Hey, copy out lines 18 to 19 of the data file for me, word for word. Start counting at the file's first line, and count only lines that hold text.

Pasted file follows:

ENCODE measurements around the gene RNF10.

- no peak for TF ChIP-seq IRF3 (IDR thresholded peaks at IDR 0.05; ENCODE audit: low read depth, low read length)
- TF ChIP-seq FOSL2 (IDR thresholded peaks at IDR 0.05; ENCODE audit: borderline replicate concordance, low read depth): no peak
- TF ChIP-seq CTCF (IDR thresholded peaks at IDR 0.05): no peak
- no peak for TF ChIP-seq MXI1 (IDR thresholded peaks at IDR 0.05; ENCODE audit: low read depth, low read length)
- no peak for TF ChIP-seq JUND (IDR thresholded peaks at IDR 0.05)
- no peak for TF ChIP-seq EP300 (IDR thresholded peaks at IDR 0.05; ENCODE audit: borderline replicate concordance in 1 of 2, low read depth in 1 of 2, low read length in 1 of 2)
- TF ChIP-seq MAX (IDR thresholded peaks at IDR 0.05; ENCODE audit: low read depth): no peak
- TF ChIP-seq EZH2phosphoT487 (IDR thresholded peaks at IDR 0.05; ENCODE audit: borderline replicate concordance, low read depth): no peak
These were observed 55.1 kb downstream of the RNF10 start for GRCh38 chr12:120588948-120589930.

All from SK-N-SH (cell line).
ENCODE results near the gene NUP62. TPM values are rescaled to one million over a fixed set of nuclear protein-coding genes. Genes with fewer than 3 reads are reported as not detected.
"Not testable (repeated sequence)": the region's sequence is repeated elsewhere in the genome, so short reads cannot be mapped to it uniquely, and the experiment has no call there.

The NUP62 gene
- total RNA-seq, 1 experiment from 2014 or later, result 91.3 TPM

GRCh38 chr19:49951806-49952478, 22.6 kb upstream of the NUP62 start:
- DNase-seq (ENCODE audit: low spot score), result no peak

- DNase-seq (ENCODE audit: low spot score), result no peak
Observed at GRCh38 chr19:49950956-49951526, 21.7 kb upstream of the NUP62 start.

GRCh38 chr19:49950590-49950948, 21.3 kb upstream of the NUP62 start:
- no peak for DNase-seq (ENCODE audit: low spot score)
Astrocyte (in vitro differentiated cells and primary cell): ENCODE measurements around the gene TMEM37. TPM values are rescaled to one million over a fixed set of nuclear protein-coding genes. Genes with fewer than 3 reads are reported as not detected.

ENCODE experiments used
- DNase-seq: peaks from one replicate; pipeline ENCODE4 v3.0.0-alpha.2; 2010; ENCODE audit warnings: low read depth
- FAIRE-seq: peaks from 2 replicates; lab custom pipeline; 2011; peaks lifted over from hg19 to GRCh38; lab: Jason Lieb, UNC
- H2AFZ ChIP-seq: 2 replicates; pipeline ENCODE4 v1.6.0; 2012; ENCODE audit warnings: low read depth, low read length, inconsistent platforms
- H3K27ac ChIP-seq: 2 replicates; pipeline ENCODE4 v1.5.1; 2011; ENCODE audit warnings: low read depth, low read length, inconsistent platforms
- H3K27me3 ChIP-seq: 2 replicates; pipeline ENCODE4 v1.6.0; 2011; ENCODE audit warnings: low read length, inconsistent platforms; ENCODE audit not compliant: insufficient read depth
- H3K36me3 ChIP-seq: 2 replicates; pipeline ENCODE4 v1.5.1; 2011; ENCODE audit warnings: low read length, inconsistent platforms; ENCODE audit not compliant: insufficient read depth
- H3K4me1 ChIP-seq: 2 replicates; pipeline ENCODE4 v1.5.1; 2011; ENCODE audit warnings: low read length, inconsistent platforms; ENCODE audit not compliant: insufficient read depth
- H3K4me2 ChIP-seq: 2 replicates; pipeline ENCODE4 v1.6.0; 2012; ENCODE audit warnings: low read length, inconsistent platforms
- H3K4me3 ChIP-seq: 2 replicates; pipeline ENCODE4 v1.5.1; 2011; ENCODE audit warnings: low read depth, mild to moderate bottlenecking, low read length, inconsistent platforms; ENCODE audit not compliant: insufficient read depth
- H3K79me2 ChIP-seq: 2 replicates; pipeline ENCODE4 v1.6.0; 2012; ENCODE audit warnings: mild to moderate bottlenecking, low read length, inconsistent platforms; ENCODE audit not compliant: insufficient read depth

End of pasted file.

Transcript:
- DNase-seq (ENCODE audit: low spot score), result no peak
Observed at GRCh38 chr19:49950956-49951526, 21.7 kb upstream of the NUP62 start.